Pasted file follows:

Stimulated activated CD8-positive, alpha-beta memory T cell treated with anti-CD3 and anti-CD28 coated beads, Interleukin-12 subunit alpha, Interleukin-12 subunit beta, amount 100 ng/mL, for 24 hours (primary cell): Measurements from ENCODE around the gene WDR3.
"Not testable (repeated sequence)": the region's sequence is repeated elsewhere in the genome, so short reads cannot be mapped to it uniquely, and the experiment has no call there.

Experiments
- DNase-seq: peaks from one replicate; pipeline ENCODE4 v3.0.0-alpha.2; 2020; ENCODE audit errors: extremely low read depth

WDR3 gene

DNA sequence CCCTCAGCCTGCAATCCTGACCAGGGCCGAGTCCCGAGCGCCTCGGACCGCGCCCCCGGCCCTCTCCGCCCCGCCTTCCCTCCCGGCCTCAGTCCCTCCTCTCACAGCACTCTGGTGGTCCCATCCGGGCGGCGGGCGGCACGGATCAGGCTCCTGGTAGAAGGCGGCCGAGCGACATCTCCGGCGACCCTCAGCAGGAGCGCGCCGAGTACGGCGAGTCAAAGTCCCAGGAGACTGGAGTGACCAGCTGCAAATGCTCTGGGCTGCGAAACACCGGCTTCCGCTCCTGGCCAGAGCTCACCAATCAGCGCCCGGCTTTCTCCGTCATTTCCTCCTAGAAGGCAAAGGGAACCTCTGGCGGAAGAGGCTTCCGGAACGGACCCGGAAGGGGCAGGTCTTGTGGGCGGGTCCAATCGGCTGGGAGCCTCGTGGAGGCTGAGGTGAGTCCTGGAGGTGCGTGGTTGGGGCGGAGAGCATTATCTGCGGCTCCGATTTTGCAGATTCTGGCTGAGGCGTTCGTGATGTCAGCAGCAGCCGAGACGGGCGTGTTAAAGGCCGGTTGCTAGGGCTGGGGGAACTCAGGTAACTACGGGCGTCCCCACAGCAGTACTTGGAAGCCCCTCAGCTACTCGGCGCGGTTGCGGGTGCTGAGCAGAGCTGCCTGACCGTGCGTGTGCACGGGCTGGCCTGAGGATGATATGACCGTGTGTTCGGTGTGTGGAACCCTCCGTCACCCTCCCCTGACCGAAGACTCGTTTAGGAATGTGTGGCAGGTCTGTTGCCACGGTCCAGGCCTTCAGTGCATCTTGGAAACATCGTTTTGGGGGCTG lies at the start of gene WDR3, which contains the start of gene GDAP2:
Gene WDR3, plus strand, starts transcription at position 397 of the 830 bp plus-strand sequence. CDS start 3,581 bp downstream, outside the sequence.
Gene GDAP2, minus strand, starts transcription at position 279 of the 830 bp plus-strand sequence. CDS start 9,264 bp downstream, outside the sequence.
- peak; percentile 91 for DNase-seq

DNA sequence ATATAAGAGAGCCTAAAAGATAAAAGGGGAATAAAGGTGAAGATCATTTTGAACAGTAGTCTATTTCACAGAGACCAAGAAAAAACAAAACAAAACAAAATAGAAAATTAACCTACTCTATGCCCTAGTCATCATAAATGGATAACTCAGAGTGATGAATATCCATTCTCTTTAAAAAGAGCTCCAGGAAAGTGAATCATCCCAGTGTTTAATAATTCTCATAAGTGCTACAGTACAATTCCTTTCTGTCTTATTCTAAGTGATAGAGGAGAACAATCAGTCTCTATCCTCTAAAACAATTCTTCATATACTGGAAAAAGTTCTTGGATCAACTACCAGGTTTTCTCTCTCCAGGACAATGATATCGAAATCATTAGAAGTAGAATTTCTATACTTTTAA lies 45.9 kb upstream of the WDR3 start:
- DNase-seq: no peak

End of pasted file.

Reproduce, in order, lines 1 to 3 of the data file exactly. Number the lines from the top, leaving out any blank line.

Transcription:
Stimulated activated CD8-positive, alpha-beta memory T cell treated with anti-CD3 and anti-CD28 coated beads, Interleukin-12 subunit alpha, Interleukin-12 subunit beta, amount 100 ng/mL, for 24 hours (primary cell): Measurements from ENCODE around the gene WDR3.
"Not testable (repeated sequence)": the region's sequence is repeated elsewhere in the genome, so short reads cannot be mapped to it uniquely, and the experiment has no call there.

Experiments